Marc Delucchi continues Around the Foghorn’s SF Giants prospect week with a ranking of 15 players that missed his top 31 prospects list but are best situated to rank among the team’s top-ten prospects in 2022.
Before I release my SF Giants’ top prospects ranking on Friday, I wanted to go over some of the players that ended up missing the cut. Rather than just continuing my rankings, I decided to rank the remaining players by their likelihood to rank among the top ten prospects in the Giants system at this time next year.
Again, this is NOT a ranking of the 15 best prospects outside of my top 31. To try and clarify how this changes things, imagine two players: Prospect Potential and Sure Thing.
Sure Thing has a 40 future-value grade because 100% of the time, they will become a competent big-league role player. On the other hand, Prospect Potential has a 35+ future-value grade because they project to be a career minor leaguer 95% of the time and an All-Star 5% of the time. Most prospect rankings would put Sure Thing above Prospect Potential, but in any one season, Prospect Potential has a greater chance than Sure Thing to become one of the system’s best prospects.
Unranked SF Giants Prospects:15 Best Breakout Candidates
15. Grant McCray, CF
The Giants drafted Grant McCray out of high school in the third-round of 2019, and he held his own in his pro debut in Arizona. Most impressive of all, he walked in 13.6% of his plate appearances and posted a .379 on-base percentage against older competition. Still, even with a decent feel at the plate, he struck out in nearly a quarter of his plate appearances and failed to impact the ball: posting a .065 isolated power. Plus speed is his carrying tool, and he should be at least average defensively in center, but until he drives the ball more, he probably projects as a fourth outfielder.
14. Diego Velasquez, SS/3B
Diego Velasquez, one of the organization’s costliest international signings in the 2020-21 cycle, has an advanced bat and broad frame that most believe is headed for the hot corner. The defensive questions give him an uphill battle to turn heads this early in his professional career. Still, a strong feel for the game and plus offensive potential could carry him to a breakout if he destroys lower-minors pitching.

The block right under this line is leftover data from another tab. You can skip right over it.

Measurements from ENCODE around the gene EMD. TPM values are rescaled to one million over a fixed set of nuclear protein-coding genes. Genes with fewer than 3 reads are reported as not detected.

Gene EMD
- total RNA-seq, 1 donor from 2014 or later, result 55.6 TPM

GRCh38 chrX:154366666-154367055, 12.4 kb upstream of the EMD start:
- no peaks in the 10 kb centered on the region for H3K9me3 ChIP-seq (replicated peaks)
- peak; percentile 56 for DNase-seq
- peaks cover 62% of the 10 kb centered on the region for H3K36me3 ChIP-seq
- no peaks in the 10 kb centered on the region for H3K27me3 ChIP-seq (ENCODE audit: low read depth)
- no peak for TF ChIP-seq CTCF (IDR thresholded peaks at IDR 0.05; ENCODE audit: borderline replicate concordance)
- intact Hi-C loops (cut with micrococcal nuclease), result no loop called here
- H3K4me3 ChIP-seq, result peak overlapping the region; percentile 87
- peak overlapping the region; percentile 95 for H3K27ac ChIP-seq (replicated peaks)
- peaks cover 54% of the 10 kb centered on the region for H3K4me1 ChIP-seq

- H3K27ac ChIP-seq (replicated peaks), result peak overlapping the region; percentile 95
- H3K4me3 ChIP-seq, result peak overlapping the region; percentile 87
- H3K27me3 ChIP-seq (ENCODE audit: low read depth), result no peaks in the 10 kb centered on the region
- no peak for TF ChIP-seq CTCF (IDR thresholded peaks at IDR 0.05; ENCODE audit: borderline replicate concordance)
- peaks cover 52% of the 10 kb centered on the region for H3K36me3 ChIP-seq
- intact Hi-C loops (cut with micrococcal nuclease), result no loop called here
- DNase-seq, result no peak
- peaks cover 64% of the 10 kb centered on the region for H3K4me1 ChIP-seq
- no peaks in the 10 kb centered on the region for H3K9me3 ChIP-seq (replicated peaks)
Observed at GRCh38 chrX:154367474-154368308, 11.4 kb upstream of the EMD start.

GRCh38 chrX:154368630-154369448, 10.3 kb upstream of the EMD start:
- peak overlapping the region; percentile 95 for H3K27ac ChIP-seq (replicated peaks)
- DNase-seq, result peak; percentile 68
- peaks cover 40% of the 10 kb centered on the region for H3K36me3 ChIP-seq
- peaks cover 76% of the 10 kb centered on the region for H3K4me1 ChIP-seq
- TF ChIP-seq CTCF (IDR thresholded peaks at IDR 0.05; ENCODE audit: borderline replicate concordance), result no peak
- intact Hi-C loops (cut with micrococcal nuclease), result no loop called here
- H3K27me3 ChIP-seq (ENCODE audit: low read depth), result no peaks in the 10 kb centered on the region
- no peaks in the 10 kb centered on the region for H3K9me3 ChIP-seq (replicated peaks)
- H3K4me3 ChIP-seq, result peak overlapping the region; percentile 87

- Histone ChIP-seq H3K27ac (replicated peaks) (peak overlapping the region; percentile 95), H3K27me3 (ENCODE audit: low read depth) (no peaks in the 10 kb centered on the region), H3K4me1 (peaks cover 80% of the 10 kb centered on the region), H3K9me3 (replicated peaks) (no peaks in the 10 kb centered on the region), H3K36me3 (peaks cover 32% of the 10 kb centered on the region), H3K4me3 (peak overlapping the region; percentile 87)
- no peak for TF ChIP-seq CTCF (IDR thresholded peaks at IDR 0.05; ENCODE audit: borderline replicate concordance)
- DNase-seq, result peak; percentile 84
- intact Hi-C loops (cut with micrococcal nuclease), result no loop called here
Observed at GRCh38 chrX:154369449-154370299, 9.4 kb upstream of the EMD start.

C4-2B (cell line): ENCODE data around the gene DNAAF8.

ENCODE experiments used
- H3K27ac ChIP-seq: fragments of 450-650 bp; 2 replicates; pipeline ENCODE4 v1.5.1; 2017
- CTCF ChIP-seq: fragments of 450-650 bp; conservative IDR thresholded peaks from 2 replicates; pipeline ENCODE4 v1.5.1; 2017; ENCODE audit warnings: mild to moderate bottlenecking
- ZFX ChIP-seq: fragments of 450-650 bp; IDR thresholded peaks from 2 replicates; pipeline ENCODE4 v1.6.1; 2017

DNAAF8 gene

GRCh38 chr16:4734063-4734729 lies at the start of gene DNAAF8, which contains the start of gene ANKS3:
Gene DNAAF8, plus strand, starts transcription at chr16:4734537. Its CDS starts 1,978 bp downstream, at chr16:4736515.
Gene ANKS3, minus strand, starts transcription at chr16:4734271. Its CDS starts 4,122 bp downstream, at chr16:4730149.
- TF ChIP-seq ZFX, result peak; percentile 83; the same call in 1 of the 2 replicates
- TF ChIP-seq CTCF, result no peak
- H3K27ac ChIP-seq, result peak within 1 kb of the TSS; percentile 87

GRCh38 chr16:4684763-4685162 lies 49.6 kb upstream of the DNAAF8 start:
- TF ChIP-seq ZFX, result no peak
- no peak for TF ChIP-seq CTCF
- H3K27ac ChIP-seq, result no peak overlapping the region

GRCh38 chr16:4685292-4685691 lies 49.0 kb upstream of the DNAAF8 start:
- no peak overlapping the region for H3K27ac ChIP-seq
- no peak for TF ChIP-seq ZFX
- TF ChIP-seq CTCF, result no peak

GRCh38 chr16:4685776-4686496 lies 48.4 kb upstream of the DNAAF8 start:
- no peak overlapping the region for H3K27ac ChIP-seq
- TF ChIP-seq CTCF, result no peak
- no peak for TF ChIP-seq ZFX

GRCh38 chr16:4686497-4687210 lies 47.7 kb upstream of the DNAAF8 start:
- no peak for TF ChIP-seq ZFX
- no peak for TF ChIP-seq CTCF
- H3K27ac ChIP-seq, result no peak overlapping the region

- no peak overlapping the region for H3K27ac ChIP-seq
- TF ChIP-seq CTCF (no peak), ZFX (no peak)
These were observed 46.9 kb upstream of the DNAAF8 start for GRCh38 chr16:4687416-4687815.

13. Tyler Fitzgerald, Shortstop
A classic example of a prospect underrated by a ranking like this, Tyler Fitzgerald projects with 45 or 50-grade tools across the board. A likely utility infielder with second-division starter upside, Fitzgerald does not seem like the type of prospect set to take the minor leagues by storm. Instead, the fourth-round selection in 2019 will likely post a respectable .275/.340/.420-esque triple-slash line. Still, sometimes we underrate the potential of “safe” prospects. If Fitzgerald could find another level of power, his strong plate discipline and defensive versatility could change how he’s viewed quite quickly.
12. Esmerlin Vinicio, LHP
Gauging which recent international free agents are best situated for breakouts was a difficult task. Since all of them are extremely young and early in their development, they’re likely to be most impacted by condensed minor-leagues seasons (since the lowest levels already have shorter seasons). That led me to move southpaw Esmerlin Vinicio up the rankings first since it’s far easier for a pitcher to make a big impression in a small sample than a hitter. However, I ultimately moved him back down a bit because of where he’s at in his development. Vinicio could be one of the most exciting pitchers in the system, but I believe it will take at least another year before he’s far enough along to get premium attention.
11. Conner Nurse, RHP
Conner Nurse is still a major question mark, having not pitched above Salem-Keizer, but that volatility works in his favor on a list like this. The Giants gave him a $250,000 signing bonus in 2017 to sign out of high school. At the time, he flashed a low-90s fastball with an advanced curveball and a decent feel for a changeup. A lanky 6’6”-frame left the room to dream plenty more projection as well. Since turning pro, he’s struck out nearly a batter per inning without egregious walk-rates, something rare for a pitcher of his age. Still, there’s been relatively little mention of Nurse from those around the industry. He’s still just 21-years old and would probably have reached full-season ball last year in a normal season. Without a deep group of starting pitching prospects already in the organization, Nurse could be well situated to become a well-known name among fans quickly with a strong full-season debut.